Waddington completed his BA in History at Duquesne University in 1997, and his law degree from the Temple University James E. Beasley School of Law in 2000.
After graduating from law school, Waddington worked as an US Army JAG Corps Officer between 2001 and 2005, specializing in war crimes and other military-related cases. In 2006 he, along with his wife, launched a law firm, Gonzalez & Waddington, LLC, in Evans, Georgia. He is also the President of Legal Niche Pros, an internet marketing firm.
Among the clients that Waddington has represented are Sgt. Alan Driver, accused of abusing detainees during the War on Terror campaign and Specialist Hunsaker in the Operation Iron Triangle case.
Several of Waddington's cases have been the subject of documentaries and films, including the documentary, Taxi to the Dark Side (2007), and Redacted (2007).
Waddington appeared in the 2009 CNN documentary, Killings at the Canal and also contributed to the book, The State of Criminal Justice 2013, an annual publication of the American Bar Association. He is also the co-author of the book, Dare to Succeed published in August 2013.
In February 2006, while an Army Captain, Waddington defended Sergeant Alan Driver at Fort Bliss, Texas. Driver was court martialed for allegedly abusing detainees captured in the 'War on Terror' campaign, and held at the Bagram Air Base, Afghanistan, in 2002. Driver was charged with beating a Taliban commander called Habibullah, who later succumbed to injuries. He was also accused of throwing a shackled and handcuffed prisoner, Omar al-Faruq, against a wall. After the public confession of the disappearance of al-Faruq, Sgt Driver was fully acquitted of all charges. The Bagram Abuse Cases were the subject of the documentary, Taxi to the Dark Side (2007), which won an Academy Award in 2007 for the "Best Documentary Film."
In June 2006, Waddington was called on to defend SPC William B. Hunsaker at Fort Campbell, Kentucky in the case of a triple murder. Hunsaker was one of four soldiers belonging to the 101st Airborne Division who were accused of executing suspected al-Qaeda insurgents that were captured during a raid near Samarra, Iraq, on May 9, 2006. SPC Hunsaker and PFC Corey Clagett, another defendant, entered plea deals that reduced their maximum sentence to 18 years. Referred to as the Operation Iron Triangle case, this case became the subject of the 2008 book, "Rules of Engagement? A Social Anatomy of an American War Crime - Operation Iron Triangle, Iraq” by Stjepan Gabriel Meštrović.
Waddington served in the defense of Sgt. Anthony W. Yribe, a U.S. Army soldier implicated in the alleged rape and mass murder in Iraq .
In February 2007, Waddington was called to defend Army Sergeant, SFC Timothy Drake, of allegations of using a baseball bat to beat enemy insurgents captured during the Battle of Fallajah, Iraq, in 2003. Drake was acquitted of aggravated assault with a bat, obstruction of justice, solicitation, and assault by kicking. He was convicted of misdemeanor, battery and making false statements. He was sentenced to a reprimand, and was retained on active duty.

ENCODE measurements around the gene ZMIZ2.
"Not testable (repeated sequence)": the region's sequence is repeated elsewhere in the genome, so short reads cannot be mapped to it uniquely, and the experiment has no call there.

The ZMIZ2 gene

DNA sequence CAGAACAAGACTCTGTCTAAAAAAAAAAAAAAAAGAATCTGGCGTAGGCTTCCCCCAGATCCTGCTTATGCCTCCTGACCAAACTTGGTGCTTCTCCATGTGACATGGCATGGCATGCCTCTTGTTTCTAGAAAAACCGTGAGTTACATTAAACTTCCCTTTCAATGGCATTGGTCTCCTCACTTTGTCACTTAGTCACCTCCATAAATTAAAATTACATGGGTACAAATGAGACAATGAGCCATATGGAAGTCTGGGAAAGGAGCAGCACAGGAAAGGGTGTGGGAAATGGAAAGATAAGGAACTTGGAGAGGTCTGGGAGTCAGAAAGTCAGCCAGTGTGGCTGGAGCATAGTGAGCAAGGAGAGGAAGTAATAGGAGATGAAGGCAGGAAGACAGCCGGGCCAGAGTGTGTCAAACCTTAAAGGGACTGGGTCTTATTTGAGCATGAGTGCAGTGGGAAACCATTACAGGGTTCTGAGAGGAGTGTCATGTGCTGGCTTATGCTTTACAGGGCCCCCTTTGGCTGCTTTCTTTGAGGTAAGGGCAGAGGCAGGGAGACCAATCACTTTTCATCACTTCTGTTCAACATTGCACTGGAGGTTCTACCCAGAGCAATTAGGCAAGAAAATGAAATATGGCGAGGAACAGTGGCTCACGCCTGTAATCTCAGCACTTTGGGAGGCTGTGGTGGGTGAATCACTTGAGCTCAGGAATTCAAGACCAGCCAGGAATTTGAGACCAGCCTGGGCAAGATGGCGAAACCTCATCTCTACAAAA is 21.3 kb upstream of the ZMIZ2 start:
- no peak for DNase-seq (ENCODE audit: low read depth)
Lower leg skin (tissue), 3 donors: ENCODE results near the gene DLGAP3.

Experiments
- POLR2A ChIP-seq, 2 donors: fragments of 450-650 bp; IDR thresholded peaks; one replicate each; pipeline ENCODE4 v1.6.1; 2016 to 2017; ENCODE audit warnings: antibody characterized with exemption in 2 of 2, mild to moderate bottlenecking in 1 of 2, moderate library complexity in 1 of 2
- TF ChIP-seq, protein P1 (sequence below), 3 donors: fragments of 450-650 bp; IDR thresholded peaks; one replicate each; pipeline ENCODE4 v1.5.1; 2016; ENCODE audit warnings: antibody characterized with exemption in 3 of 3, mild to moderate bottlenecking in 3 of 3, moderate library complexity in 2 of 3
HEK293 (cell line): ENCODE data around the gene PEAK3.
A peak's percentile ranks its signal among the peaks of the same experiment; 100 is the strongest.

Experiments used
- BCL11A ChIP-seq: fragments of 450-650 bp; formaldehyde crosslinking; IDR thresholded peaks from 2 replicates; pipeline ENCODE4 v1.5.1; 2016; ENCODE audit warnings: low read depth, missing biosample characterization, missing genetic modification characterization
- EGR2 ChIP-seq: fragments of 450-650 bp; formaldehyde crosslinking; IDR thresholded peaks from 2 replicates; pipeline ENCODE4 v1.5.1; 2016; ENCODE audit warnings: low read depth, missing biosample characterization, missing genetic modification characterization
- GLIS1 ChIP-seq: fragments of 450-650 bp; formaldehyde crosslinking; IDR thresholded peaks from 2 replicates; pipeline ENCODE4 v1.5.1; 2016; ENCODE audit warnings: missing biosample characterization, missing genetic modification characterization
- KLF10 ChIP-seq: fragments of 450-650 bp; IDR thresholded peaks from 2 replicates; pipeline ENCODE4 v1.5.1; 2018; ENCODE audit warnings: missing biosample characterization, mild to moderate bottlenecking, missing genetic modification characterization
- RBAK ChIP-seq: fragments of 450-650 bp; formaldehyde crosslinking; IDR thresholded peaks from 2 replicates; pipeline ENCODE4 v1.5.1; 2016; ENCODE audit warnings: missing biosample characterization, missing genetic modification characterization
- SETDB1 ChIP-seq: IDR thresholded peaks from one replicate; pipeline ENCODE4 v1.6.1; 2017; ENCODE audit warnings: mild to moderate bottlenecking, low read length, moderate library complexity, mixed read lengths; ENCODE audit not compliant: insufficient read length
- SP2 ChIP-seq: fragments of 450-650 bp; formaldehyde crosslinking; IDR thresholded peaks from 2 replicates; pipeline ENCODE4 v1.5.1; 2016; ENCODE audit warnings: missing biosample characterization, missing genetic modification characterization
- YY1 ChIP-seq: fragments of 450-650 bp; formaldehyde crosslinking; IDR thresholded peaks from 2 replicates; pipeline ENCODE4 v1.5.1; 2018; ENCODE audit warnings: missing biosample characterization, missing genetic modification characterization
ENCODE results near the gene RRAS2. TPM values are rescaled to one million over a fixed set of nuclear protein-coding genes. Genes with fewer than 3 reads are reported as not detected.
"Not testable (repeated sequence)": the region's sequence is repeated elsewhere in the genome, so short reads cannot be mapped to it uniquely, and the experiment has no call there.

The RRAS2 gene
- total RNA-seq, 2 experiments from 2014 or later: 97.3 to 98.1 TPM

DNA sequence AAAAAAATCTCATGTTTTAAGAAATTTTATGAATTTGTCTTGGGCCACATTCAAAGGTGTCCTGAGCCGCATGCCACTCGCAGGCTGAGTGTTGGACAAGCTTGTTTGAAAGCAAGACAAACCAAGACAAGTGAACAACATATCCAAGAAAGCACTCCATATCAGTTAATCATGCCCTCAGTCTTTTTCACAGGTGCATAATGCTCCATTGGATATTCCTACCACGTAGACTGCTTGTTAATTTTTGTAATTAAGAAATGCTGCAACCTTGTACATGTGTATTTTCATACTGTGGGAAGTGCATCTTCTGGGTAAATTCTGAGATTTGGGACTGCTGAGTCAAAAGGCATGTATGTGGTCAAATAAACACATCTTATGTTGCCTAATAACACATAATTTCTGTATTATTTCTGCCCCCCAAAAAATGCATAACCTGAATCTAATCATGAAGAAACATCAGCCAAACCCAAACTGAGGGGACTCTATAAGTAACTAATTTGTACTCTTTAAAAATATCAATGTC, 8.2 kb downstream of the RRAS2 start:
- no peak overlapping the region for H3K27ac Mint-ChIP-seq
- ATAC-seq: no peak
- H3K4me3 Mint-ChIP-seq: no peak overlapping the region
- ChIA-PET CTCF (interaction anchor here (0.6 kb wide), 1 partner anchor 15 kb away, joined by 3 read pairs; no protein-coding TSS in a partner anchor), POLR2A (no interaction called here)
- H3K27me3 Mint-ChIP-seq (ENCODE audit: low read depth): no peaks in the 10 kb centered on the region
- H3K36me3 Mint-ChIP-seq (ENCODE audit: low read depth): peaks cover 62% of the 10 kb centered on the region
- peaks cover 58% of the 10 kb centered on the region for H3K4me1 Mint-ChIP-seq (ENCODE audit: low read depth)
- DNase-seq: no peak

In July 2007, Waddington was called to defend Spc. Christopher P. Shore of a third-degree murder allegation. The charges stemmed from a June 23, 2007 raid near Kirkuk, Iraq, where Shore's platoon of elite army scouts conducted a night-time raid into enemy territory. Shore was charged with shooting a detainee after his platoon leader, SFC Trey A. Corrales, shot him with an M-4 rifle. Spc. Shore was acquitted of murder and convicted of discharging his weapon near the detainee (assault). He was sentenced to 120 days in jail, a reprimand, a two rank reduction, and no discharge. On May 21, 2008, Bednarek reduced Shore's conviction to simple assault, erasing Shore's felony record.
Rape allegation at the Naval Academy
In March 2008, Waddington was called to defend a third year Naval Academy Midshipman, Mark Calvanico, who was accused of breaking into the room of a fellow midshipman and raping her. On June 3, 2008, Naval Academy Superintendent Vice Adm. Jeffrey Fowler dismissed all court martial charges against the midshipman.
In August 2008, Waddington defended an Army infantryman, SFC Joseph Mayo, who was accused of executing four Iraqi snipers that were caught in Baghdad. Multiple soldiers from the unit were charged in connection with the alleged shooting. In March 2009, SFC Mayo pleaded guilty, indicating that he did it “in the best interests of my soldiers”, and was sentenced to 35 years.
Waddington represented Spc. Jeremy Morlock, one of five soldiers charged with the Maywand District murders, premeditated murder of three Afghan civilians, in 2010. Morlock faced a maximum sentence of life imprisonment. Morlock later pleaded guilty to three counts of murder, one count of conspiracy to commit assault and battery, and one count of illegal drug use in exchange for a maximum sentence of 24 years.
Waddington defended a US Special Forces soldier who was one of several people accused of being involved in hotel misconduct and a prostitution scandal in Colombia in April 2012. The charges against the men included heavy drinking to soliciting prostitutes, two days before President Barack Obama arrived for the Summit of the Americas. Three of the implicated were cleared of serious misconduct charges, with four others, including Secret Service supervisor David Chaney, being forced out.
Waddington was one of the co-authors of the 2013 book, 'Dare to Succeed: The World's Leading Experts Reveal Their Secrets to Success in Business and in Life - and Dare You to Succeed'.
Waddington has provided consultation services to several television channels including CBS for its legal and political drama, The Good Wife.
Waddington resides in Evans, Georgia with his wife, Alexandra Gonzalez, and their two children.